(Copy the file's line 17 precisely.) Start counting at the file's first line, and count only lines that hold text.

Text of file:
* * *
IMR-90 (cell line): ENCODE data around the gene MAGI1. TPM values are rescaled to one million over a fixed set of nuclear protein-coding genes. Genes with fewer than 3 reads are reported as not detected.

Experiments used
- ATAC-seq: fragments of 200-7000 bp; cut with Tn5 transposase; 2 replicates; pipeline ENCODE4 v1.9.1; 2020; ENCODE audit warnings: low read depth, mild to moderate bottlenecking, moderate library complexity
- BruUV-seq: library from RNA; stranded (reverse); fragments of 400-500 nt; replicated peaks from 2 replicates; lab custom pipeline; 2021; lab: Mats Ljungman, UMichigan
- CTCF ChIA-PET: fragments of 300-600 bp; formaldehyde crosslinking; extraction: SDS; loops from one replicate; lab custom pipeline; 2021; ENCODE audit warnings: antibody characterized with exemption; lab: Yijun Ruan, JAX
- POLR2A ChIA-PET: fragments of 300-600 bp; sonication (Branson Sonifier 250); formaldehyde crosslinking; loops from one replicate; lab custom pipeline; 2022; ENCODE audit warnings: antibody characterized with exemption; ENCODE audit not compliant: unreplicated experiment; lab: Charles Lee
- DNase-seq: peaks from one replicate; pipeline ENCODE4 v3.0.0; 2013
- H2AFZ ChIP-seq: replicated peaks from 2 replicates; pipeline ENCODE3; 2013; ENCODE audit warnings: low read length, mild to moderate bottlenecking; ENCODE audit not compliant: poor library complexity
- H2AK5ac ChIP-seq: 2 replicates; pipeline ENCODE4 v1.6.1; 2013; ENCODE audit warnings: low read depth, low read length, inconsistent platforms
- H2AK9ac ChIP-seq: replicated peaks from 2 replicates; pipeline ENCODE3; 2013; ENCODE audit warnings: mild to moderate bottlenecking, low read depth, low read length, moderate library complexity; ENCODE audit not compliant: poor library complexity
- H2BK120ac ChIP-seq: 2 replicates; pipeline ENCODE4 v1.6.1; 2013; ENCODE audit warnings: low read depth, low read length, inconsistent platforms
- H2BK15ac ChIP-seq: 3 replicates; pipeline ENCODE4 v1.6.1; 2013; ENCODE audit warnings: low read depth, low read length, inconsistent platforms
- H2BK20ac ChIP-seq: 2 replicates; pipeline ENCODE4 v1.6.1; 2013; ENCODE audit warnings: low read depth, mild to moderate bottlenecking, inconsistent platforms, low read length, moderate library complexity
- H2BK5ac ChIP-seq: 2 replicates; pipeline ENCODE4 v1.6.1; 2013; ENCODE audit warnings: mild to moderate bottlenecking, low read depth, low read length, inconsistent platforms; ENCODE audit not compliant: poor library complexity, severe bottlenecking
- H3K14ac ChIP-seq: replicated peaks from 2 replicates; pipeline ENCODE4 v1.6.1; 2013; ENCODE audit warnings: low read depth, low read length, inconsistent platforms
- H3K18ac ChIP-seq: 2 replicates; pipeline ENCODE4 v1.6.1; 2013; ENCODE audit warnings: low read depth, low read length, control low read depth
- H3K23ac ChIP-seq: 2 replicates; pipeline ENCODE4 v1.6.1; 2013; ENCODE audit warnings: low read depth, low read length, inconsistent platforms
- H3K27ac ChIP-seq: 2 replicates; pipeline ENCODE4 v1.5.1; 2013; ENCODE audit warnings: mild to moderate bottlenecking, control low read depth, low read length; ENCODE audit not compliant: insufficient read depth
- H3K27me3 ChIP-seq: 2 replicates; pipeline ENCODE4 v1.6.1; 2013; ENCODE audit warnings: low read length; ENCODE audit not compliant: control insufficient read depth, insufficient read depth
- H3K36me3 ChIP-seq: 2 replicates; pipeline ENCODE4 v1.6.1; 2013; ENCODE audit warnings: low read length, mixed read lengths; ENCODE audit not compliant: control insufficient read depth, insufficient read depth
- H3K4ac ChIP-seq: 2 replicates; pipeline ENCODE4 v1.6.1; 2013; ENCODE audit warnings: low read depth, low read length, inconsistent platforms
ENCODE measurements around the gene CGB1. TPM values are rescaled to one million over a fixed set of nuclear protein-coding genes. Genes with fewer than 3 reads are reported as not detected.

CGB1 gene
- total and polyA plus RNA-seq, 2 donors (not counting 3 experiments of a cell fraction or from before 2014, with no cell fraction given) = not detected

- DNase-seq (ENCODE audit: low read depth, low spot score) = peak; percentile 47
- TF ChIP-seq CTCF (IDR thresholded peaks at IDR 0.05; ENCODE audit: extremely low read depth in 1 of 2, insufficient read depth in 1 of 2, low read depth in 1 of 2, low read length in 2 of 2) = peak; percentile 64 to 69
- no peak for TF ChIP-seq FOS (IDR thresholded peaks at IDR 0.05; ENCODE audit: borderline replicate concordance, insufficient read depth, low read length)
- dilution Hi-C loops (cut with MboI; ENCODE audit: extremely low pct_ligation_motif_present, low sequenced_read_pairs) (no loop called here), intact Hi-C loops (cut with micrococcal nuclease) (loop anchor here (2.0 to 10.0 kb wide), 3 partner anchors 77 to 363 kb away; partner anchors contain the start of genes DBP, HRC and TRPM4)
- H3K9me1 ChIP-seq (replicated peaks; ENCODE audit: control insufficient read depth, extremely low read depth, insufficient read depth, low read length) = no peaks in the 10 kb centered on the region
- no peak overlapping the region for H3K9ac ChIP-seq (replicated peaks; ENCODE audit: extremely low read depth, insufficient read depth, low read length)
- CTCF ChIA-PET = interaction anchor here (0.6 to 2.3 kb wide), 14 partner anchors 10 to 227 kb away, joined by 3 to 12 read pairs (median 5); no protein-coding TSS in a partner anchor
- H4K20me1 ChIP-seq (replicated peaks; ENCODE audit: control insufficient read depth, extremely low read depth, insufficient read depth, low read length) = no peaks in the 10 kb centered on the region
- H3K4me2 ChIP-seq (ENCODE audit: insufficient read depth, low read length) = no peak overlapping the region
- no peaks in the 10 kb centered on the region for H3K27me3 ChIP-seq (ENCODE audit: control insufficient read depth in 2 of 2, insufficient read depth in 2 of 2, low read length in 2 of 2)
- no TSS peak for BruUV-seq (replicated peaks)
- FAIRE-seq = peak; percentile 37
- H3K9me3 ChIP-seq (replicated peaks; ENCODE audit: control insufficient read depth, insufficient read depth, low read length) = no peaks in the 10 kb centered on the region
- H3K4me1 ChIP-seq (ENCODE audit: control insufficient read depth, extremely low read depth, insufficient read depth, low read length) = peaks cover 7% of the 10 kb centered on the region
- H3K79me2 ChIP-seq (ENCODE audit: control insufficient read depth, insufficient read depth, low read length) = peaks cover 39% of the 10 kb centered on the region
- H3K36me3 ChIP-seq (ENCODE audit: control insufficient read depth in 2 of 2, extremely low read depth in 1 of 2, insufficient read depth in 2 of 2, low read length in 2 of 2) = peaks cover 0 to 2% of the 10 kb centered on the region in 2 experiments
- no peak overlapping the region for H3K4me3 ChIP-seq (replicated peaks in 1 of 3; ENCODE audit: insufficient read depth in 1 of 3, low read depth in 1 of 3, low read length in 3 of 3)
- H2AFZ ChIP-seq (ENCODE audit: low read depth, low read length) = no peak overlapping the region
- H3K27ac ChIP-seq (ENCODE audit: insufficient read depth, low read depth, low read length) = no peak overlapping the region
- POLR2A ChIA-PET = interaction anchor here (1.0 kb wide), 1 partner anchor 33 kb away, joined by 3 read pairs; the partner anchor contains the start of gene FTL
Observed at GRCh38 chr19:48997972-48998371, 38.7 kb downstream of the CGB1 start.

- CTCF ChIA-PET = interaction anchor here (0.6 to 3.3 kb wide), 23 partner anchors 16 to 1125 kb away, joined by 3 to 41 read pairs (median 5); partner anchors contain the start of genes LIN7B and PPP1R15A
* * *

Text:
- H3K23ac ChIP-seq: 2 replicates; pipeline ENCODE4 v1.6.1; 2013; ENCODE audit warnings: low read depth, low read length, inconsistent platforms